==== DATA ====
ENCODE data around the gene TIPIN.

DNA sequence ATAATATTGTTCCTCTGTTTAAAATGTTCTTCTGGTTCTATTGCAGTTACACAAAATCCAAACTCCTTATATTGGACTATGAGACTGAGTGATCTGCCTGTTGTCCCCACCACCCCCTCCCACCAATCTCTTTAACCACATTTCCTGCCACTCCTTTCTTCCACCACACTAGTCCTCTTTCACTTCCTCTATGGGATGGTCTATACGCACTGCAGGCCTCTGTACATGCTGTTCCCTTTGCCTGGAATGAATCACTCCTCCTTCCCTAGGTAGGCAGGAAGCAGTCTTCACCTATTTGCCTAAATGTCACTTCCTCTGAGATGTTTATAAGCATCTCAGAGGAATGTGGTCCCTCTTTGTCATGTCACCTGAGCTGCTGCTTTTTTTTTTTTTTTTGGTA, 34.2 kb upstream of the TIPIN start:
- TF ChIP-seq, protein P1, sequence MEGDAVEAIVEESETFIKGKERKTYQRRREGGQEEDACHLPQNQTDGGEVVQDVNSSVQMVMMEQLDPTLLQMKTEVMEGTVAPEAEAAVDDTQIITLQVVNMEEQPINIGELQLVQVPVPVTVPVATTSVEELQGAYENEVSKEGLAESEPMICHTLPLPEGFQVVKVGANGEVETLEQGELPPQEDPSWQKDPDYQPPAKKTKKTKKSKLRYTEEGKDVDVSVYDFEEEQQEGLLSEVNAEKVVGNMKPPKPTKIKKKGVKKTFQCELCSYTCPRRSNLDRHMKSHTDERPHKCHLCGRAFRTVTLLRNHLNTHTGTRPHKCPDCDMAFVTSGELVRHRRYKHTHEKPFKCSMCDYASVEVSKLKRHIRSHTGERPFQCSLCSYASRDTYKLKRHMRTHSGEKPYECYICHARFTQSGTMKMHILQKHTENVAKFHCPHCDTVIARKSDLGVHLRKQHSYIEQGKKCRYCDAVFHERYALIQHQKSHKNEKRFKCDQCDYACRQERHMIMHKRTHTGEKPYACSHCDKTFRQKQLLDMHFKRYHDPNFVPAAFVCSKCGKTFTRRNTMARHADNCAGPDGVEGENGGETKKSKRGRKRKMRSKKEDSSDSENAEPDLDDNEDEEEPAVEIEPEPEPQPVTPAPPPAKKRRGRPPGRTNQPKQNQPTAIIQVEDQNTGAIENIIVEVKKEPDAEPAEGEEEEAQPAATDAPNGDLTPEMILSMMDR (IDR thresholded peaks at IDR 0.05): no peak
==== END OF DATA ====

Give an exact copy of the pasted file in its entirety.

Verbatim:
ENCODE data around the gene TIPIN.

DNA sequence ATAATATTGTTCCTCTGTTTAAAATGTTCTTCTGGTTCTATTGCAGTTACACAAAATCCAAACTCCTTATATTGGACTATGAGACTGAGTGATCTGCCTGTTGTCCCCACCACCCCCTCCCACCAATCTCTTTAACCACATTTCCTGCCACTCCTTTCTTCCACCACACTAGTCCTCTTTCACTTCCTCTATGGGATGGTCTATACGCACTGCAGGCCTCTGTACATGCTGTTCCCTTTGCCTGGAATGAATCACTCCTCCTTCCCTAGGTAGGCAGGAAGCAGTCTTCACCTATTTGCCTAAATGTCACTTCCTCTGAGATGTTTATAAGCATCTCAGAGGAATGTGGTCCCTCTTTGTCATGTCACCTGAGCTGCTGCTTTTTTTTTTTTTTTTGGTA, 34.2 kb upstream of the TIPIN start:
- TF ChIP-seq, protein P1, sequence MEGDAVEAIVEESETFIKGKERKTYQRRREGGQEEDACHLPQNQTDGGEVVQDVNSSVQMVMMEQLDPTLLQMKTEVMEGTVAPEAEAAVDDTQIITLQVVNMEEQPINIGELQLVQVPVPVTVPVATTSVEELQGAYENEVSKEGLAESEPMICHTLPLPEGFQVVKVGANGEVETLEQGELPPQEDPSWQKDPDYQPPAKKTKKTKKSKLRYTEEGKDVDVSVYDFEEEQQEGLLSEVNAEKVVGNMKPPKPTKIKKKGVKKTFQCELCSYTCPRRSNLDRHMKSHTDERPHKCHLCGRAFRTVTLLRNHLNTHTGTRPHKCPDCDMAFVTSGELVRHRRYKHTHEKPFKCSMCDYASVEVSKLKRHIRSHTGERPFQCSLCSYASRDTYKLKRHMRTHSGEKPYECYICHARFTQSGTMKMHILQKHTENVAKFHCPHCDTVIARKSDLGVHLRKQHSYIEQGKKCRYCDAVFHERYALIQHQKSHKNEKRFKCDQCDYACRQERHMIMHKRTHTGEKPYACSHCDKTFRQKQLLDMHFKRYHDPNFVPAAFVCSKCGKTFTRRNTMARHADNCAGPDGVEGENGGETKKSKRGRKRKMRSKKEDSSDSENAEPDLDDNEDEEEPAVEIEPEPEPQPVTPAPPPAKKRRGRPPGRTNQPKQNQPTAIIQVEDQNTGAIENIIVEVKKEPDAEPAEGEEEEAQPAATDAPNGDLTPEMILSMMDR (IDR thresholded peaks at IDR 0.05): no peak